The Formation of Snow Crystals
Subtle molecular processes govern the growth of a remarkable variety of elaborate ice structures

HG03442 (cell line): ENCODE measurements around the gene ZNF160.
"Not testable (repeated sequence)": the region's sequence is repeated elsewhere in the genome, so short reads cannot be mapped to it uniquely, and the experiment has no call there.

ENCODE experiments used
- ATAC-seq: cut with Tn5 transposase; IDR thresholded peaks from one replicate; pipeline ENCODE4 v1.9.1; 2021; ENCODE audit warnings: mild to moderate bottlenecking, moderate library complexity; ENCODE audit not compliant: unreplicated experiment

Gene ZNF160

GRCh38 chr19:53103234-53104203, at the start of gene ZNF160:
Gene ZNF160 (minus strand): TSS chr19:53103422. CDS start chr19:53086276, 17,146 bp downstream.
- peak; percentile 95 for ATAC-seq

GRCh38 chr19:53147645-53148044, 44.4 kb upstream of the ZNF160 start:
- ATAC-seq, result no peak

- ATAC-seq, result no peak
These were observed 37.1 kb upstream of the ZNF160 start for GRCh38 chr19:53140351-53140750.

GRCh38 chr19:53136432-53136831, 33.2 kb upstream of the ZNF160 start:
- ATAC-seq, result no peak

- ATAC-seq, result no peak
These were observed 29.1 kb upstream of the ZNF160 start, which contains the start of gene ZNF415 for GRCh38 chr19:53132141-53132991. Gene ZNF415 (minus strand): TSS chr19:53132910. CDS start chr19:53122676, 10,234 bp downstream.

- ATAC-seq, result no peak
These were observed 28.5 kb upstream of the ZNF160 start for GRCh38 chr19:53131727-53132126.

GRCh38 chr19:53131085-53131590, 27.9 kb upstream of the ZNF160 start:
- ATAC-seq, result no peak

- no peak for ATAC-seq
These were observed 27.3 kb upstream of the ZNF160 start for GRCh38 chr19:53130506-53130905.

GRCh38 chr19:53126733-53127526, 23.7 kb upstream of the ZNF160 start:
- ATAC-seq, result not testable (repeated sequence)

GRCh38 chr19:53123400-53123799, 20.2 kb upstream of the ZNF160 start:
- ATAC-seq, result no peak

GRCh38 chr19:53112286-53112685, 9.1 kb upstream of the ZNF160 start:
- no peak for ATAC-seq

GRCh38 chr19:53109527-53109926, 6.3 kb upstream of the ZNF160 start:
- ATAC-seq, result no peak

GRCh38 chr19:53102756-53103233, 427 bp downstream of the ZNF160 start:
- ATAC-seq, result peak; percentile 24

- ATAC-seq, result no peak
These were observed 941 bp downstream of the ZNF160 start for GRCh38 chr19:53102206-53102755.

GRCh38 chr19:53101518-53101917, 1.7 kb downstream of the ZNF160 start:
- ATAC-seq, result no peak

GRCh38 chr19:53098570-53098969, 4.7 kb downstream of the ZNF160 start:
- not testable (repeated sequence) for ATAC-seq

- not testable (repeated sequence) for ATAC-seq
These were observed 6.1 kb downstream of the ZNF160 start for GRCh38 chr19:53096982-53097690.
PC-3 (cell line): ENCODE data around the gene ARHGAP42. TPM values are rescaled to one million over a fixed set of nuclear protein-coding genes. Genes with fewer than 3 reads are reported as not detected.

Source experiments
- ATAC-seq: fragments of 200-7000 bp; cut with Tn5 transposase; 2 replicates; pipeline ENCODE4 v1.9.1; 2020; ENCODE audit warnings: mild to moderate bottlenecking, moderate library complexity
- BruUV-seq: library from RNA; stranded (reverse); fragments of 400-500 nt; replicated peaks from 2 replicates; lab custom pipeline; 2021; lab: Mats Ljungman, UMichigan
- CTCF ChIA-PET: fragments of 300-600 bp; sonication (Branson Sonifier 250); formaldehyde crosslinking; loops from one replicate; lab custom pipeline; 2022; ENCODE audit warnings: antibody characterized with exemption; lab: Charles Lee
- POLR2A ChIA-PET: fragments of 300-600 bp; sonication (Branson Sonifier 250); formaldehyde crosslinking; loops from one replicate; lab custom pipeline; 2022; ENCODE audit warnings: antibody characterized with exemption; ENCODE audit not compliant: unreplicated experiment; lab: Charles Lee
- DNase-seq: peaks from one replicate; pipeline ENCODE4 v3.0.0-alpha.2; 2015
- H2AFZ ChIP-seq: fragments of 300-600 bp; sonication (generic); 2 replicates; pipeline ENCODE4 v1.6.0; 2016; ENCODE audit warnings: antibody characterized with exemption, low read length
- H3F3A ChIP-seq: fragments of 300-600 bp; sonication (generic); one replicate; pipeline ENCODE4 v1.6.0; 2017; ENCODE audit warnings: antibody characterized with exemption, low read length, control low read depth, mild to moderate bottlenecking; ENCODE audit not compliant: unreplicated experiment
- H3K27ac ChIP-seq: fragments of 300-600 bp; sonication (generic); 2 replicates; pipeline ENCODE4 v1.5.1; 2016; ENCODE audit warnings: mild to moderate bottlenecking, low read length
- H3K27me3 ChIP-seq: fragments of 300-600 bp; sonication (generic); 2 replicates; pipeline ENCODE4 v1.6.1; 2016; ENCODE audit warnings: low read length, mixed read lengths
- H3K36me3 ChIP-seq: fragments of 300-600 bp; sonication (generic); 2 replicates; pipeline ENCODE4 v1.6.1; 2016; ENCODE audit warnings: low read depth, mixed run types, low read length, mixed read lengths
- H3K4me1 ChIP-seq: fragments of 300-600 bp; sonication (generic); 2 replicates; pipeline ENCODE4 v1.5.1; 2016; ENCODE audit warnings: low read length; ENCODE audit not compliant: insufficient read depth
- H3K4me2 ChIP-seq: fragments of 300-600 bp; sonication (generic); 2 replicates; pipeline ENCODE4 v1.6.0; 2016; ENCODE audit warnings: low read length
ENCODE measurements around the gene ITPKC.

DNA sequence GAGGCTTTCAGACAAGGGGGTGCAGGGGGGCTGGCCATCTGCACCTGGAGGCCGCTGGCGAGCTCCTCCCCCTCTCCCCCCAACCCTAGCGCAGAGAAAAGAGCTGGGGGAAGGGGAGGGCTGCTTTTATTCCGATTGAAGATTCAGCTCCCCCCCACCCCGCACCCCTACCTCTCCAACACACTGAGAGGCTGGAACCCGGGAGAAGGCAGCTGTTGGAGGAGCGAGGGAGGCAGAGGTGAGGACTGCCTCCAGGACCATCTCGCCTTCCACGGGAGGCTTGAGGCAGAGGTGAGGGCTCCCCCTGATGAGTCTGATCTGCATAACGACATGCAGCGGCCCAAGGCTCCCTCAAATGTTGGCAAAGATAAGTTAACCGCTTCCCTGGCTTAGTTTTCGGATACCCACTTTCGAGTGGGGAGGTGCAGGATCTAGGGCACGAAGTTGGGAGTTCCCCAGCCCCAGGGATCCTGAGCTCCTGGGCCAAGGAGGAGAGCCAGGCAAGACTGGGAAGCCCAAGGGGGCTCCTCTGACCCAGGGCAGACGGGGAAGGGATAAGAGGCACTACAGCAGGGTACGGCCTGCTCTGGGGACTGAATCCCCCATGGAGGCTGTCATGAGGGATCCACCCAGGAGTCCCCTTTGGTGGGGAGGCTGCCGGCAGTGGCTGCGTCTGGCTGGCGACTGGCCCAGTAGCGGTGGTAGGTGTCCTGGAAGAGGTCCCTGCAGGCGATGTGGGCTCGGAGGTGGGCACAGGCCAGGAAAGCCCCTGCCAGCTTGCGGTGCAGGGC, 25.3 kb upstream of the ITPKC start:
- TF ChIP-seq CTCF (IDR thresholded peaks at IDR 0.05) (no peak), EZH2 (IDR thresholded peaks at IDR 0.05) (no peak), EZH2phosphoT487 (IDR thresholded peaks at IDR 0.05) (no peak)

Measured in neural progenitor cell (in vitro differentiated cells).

It is in fact true that no two snowflakes are alike. These single crystals of ice are so affected by subtle changes in temperature, water saturation, mineral content and wind speed that it’s nigh impossible that two would experience the exact same conditions during their growth. Indeed, just a few degrees' temperature shift can alter a snowflake from the flowery form that we typically think of into a needle or a cluster of bullet-shaped columns. Libbrecht details many of these forms and how they arise, but also how much remains unknown about the elusive shapes. One of his newest theories relates to the fact that the very thin edge of a snowflake becomes highly unstable, leading to unexpected growth. Libbrecht's work can be applied to the growth of crystals used for semiconductors, as well as other nanoscale processes of material formation.
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